Do grandparents have rights in California? That depends on whether the parents are married. If the parents are still married they must be living apart, or one of the parents must have been absent from the child’s life for thirty (30) days and his or her whereabouts are unknown or one of the parents joins in the grandparent petition for visitation. Pursuant to California Family Code Section 3103, “The court may grant reasonable visitation to a grandparent of a minor child of a party to the proceeding if the court determines that visitation by the grandparents is in the best interest of the child”.
The grandparent needs to notify the parents, stepparent, or any person who has physical custody that he or she is filing a Petition for visitation. The notification needs to be by certified mail, return receipt requested with postage prepaid, to the last known address or to any attorney of record.
A rebuttable presumption exists that affects the burden of proof that grandparent visitation is not in the children’s best interest, if the child’s parents are in agreement that the grandparent should not have visitation with the children.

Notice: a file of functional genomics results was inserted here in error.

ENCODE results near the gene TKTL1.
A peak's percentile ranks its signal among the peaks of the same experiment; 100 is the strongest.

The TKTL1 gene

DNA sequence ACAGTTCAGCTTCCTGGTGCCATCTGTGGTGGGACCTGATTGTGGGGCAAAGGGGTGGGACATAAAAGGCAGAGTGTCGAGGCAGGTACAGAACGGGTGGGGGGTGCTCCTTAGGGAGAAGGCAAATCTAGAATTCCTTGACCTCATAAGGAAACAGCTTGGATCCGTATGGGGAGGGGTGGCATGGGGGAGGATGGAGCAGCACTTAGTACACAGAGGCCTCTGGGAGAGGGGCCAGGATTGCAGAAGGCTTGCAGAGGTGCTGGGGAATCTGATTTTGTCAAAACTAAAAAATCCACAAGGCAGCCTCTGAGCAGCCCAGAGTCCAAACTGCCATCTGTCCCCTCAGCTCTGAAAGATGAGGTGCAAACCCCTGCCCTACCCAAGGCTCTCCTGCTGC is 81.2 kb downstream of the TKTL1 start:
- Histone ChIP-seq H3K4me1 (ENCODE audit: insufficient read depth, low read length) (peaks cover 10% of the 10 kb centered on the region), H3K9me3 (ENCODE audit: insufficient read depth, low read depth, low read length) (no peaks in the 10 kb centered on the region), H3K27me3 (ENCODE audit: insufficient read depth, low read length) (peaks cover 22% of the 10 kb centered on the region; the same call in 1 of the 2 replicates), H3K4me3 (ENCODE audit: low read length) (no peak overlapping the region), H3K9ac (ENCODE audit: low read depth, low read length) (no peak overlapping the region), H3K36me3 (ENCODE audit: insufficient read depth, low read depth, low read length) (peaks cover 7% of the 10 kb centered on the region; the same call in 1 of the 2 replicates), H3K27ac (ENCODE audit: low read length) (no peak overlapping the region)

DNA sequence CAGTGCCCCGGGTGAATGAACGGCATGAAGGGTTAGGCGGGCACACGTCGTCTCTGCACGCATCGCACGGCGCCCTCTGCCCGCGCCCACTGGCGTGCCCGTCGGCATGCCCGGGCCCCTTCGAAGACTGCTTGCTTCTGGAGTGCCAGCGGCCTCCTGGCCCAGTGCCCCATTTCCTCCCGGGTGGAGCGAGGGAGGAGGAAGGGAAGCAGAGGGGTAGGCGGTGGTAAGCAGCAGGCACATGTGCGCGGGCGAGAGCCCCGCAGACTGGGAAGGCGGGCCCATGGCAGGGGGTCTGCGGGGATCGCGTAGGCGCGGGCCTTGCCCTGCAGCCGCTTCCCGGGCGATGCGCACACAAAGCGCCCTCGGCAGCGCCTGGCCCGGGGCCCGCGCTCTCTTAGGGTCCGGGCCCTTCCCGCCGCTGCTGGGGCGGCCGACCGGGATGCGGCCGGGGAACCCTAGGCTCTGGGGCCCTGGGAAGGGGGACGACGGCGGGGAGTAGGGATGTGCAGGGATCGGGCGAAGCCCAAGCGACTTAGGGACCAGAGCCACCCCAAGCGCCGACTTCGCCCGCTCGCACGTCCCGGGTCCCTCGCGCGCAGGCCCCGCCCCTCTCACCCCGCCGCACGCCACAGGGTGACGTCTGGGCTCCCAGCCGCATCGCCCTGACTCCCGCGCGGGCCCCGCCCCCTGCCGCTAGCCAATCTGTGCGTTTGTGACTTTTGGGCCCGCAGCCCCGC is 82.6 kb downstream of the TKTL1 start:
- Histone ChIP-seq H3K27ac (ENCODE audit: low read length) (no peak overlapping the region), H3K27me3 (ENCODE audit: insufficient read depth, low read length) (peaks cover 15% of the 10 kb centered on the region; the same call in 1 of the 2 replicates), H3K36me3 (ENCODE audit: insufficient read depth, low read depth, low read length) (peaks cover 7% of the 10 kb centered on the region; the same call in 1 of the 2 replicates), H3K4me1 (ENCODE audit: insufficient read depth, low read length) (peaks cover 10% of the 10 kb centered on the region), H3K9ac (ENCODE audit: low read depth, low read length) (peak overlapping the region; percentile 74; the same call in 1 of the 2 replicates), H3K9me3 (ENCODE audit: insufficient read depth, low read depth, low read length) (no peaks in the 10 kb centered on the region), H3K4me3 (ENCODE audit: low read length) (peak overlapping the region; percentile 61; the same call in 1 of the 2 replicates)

The court could grant reasonable visitation to a grandparent if the court does both of the following:
- Finds that there is a preexisting relationship between child and grandparent that has produced a bond to the point that visitation would be in the child’s best interests and
- The court balances the interests of the child having visitation with a grandparent with that of the parents right to exercise their parental authority and decide with whom the child will visit.
For further information about grandparents rights or to file a petition for grandparents rights contact the grandparents rights lawyers of Yanez & Associates at 714-971-8000. Call today for a free 60- minute consultation.